"You have to understand, I started in 2017, right before President Trump took office," Myers said. "Once he got into office, the FBI sort of changed. I learned that they had been targeting President Trump, that they were shifting their focus from these left-wing radicalized organizations to more right-leaning organizations."

"As we know, they were listening to Gen. Michael Flynn," Myers told WND. "Once all that information came out, I realized that this simply was not an organization that I wanted to be a part of. The Department of Justice internally was hell bent on going after President Trump and his allies such as Gen. Flynn, Roger Stone, George Papadopoulos, other folks like that. I simply just had no interest in going after anybody that aligned with my political beliefs. These were patriots."

The bureau prominently changed direction after the Charlottesville riot, Myers said. Suddenly, the Proud Boys, a self-described "Western chauvinist," "American supremacist" group of men who safeguarded Trump supporters at rallies from incessant attacks by Antifa, became public enemy number one for the FBI.

The four leaders of the Proud Boys who were found guilty of "seditious conspiracy" and handed the lengthiest sentences of all J6 defendants were marked long before Jan. 6.

"Charlottesville was the first real rally that got the FBI's attention and they wanted to start putting people like me into place. Right after Charlottesville, that is when they said, 'Hey, we think you would be a good fit to go into organizations like this.' I told them that I had no interest and would not be of any help to them, going in and infiltrating the Proud Boys or any organization like that because my ideology just simply was not in line with. The FBI had indeed labeled the Proud Boys a 'domestic terrorist organization.'"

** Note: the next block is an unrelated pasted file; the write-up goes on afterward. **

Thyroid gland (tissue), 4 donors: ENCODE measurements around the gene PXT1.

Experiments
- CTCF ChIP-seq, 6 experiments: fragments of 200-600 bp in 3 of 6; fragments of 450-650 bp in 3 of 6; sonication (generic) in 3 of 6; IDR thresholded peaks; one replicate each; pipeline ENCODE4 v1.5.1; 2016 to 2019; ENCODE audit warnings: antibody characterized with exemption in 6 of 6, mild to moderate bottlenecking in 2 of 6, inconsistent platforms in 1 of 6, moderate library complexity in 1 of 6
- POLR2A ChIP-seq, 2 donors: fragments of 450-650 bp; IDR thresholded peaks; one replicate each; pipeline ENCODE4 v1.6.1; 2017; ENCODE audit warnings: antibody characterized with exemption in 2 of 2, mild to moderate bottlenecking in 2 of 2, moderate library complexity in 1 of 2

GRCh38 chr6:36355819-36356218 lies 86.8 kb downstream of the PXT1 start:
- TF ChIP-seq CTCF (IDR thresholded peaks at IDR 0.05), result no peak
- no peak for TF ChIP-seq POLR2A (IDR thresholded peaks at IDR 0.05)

The FBI also labeled Antifa a domestic terrorist organization, but there's only one group whose members are sitting in prison for peacefully protesting.

Defense attorney Roger Roots, who has represented over 30 Jan. 6 defendants, described for WND the threats leveled by federal judges against defense attorneys for calling juries' attention to the government’s undercover entrapment scheme during trial.

"Let's put it the way it is: The fact that the government had so many CHSs on the ground goes to show that they had the situation under control much more than they pretend," Roots told WND in an exclusive interview.

"They pretend that they were totally shell-shocked by all the Trumpers and that they were totally outnumbered.

"Well, if you really count all the undercover informants that were probably there, they were not outnumbered at all."

Any defense attorney that inquires about the identity of a suspected CHS is typically scolded by the judge as the government endeavors to hide this information, Roots told WND. Essentially, talk about the confidential human sources and undercover informants is not allowed in the courthouse, he said.

"It's not allowed. We've never been able to get anywhere," he said. "Every time we even ask a question of a witness, the prosecutors object to the question, and then the judge sustains the objection. That's the end of it. It's just not allowed. … Congress never gets to the bottom of it. Every time they ask the Justice Department about the CHSs, they get stonewalled."

Asking these sorts of questions "will get you in trouble with the judge," Roots told WND. "You can absolutely be held in contempt. I mean, the FBI won't even say how many CHS’s were there under oath. They just say, 'This is a matter of national security, we can't talk about it.' This has been going on for almost four years. It goes to show you the United States has Soviet-level surveillance. We are no better than East Germany at its worst levels, as bad as Cuba ever was."